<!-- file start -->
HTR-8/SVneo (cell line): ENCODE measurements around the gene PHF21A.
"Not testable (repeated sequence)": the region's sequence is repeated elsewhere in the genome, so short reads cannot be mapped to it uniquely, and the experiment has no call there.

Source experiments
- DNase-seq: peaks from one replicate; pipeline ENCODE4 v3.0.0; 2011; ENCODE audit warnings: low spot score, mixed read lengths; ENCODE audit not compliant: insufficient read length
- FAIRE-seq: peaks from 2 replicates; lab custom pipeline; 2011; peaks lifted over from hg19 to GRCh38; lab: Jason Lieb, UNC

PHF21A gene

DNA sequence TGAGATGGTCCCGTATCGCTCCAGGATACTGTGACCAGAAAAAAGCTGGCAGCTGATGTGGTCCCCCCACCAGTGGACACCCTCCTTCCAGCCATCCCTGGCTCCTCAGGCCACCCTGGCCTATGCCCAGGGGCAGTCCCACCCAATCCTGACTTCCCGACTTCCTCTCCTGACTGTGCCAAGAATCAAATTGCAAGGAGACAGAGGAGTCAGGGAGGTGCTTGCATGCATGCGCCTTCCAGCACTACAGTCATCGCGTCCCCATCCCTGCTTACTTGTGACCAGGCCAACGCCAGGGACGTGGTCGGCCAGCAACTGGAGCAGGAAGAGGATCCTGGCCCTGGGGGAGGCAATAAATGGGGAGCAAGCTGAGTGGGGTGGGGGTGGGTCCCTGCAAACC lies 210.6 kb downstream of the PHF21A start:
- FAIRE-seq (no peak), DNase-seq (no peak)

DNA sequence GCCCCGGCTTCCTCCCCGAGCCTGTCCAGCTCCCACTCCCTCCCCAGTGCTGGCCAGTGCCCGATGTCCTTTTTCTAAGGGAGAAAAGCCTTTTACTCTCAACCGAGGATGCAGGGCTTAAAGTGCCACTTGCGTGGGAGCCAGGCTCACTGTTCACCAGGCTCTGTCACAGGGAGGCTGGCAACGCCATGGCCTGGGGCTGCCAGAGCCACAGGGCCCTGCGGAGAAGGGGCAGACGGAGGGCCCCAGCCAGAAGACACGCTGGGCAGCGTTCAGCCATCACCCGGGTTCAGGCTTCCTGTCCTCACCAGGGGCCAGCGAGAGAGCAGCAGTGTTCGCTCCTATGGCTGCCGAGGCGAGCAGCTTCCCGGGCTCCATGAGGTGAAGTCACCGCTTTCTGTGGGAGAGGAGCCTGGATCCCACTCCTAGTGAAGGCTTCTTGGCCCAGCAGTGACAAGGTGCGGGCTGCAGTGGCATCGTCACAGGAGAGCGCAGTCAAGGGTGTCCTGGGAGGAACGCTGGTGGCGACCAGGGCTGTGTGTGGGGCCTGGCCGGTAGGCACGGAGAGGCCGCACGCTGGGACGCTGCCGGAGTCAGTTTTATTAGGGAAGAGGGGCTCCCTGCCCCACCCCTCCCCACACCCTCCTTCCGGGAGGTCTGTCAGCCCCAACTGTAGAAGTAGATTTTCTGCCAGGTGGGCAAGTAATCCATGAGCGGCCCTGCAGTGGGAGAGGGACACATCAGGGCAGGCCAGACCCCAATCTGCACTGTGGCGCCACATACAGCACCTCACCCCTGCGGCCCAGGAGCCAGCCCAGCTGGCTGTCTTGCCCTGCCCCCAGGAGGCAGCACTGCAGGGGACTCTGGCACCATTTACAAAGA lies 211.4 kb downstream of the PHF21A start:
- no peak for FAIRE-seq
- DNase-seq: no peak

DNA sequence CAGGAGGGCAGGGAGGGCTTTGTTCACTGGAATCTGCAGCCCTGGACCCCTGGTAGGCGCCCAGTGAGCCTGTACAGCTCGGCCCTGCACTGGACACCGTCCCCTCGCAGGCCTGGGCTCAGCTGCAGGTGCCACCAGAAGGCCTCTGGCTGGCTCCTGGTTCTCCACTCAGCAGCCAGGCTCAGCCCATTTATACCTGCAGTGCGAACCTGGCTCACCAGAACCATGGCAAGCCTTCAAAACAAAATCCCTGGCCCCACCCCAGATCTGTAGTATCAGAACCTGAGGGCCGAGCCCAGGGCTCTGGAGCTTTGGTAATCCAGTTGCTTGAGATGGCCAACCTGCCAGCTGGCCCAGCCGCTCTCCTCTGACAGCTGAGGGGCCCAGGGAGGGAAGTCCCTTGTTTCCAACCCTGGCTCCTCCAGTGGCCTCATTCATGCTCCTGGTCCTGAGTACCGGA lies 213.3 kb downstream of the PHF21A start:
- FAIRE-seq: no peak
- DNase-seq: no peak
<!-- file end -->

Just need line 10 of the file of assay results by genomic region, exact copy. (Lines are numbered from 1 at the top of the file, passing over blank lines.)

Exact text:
- no peak for FAIRE-seq